A long time ago, in Moscow, a child was born. Little did he know that he was very soon to take on a huge responsibility. He was destined to be czar, but nobody had imagined that it would become of him at such a tender age. The young boy did do well building up his power, but his overwhelming childhood may have had an effect on his future harsh behavior. The brutal actions that occurred during his reign were undoubtedly the cause of his declination.
Firstly, Ivan was born in Moscow on August 25, 1530. (Encarta 98) His mother was Yelena Glinskaya and his father was Grand Duke Vasili III. (Butson 16) Ivan's father died in 1533, leaving (three-year-old) Ivan as heir. He was the first Russian ruler to be formally crowned as czar. When Ivan became Grand Duke in 1533, the nobles saw an opportunity to reclaim their power in Moscow.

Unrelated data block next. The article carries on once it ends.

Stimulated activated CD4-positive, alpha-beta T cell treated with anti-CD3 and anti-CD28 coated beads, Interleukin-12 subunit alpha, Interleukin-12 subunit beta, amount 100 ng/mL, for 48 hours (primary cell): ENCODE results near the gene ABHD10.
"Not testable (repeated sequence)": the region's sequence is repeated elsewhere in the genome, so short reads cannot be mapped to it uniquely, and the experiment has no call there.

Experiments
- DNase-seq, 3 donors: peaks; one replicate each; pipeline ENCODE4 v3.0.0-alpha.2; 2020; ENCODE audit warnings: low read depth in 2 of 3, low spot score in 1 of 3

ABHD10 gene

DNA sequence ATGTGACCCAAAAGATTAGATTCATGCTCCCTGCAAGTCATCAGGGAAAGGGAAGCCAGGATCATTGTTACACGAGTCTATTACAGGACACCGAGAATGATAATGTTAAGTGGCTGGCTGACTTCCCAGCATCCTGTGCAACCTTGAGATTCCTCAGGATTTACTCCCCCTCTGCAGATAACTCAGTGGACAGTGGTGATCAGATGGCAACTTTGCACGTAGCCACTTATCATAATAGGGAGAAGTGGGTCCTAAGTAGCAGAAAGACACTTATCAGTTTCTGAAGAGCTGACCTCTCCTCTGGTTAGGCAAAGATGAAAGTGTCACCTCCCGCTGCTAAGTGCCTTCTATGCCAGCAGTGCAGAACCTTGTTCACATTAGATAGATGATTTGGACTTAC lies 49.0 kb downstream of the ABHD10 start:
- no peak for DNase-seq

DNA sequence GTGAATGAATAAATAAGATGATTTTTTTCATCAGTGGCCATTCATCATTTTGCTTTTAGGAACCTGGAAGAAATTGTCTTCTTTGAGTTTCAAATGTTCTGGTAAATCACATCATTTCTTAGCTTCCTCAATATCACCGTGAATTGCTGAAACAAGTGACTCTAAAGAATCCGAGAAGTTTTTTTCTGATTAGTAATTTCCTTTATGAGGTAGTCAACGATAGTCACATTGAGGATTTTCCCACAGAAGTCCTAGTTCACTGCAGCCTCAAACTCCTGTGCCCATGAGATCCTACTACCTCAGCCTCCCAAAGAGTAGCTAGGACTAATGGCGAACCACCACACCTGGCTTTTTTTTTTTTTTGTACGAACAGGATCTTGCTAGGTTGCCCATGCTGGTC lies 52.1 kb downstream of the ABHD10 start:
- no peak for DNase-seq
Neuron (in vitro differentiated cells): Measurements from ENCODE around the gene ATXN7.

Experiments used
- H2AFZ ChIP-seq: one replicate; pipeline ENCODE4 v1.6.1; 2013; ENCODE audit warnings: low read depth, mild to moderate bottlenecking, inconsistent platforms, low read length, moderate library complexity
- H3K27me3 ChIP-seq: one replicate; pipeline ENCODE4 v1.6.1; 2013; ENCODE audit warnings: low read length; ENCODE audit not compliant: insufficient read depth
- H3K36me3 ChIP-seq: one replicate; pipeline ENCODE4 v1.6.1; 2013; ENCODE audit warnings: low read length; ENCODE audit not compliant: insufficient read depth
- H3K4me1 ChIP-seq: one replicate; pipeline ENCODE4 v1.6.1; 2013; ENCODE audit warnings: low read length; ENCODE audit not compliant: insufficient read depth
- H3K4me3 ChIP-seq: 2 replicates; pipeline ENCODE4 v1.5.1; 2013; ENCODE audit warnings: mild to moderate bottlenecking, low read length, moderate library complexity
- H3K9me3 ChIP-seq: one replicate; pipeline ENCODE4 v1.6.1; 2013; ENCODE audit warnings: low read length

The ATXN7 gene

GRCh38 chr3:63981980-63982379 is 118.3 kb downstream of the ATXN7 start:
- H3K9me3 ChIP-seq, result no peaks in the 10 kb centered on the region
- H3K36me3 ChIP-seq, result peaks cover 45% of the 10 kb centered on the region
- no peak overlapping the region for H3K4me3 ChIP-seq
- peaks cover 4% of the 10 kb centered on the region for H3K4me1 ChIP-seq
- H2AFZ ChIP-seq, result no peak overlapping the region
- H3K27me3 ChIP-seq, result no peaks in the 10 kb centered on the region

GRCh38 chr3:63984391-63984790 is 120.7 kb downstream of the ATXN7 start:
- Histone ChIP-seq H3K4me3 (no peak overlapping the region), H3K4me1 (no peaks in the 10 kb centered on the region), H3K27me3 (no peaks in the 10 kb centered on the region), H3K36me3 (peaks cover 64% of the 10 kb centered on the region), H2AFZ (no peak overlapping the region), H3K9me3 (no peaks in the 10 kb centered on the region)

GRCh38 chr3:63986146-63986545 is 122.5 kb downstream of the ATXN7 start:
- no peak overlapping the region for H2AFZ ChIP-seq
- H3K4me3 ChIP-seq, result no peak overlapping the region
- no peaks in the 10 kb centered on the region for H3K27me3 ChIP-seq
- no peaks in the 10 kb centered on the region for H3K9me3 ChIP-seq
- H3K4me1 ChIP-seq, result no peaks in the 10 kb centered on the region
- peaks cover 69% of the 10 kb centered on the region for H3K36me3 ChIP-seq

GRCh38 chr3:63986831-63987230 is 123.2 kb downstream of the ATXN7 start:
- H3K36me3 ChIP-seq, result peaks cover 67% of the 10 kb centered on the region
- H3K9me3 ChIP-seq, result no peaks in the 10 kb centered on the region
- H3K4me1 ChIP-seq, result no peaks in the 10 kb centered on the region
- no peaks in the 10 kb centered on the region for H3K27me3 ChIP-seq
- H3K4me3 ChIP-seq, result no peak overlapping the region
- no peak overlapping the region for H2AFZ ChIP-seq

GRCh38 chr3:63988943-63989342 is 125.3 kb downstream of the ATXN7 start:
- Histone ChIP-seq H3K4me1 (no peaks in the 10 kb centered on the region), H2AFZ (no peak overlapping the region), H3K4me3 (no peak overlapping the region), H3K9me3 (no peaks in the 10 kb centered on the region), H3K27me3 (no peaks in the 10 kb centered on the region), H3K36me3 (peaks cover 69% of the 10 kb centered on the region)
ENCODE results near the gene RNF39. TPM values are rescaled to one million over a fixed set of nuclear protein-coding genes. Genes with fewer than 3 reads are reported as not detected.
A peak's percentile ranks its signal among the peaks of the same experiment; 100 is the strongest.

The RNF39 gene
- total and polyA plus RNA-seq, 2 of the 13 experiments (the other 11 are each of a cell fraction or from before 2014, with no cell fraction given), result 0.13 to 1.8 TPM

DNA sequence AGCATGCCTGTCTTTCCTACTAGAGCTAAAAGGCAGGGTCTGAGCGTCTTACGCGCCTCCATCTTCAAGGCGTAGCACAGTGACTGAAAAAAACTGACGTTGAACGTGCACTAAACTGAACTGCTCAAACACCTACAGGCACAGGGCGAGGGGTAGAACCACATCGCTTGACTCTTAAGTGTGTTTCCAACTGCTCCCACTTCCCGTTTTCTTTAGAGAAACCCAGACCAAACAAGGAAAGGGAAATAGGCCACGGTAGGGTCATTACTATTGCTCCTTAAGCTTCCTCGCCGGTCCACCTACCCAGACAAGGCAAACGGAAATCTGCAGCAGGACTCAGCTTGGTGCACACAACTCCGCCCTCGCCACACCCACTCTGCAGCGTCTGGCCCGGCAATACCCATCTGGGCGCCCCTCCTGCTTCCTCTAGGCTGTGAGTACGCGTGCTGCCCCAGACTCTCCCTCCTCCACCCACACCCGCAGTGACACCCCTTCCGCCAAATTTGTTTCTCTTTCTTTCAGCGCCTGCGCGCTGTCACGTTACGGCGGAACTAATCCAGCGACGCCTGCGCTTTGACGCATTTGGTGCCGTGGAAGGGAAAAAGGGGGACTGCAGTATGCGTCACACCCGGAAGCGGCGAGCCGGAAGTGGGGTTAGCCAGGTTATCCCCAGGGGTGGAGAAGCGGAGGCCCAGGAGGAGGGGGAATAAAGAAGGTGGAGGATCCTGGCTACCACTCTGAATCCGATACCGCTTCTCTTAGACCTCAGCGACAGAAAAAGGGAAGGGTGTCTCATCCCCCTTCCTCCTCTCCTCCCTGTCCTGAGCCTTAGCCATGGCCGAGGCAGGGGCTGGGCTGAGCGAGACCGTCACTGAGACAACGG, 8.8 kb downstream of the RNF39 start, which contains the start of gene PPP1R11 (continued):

By inheriting the thrown, Ivan was thrust into an incomprehensible childhood of terror and privation. (Duffy and Ricci 120) Immediately after he had become czar until his czarina Anastasia's death in 1560, were referred to as the Good Years. (Butson 27) They were the Good Years because it was when his aggrandizement occurred. He gathered advisors, known as the Chosen Council, and acted upon their guidance and criticism. His willingness to heed his advisors was very beneficial. They gave him ideas such as attempting modernization. Ivan was deeply concerned with trying to improve the life of the average Russian. He made prudent government policies, which kept Russian life in order.
Secondly, Ivan the Terrible was indeed the right nickname for this czar. Sorrow and violence took a major role in Ivan's life after the Good Years. He became more remarkable for brutality and erratic behavior than for statesmanship.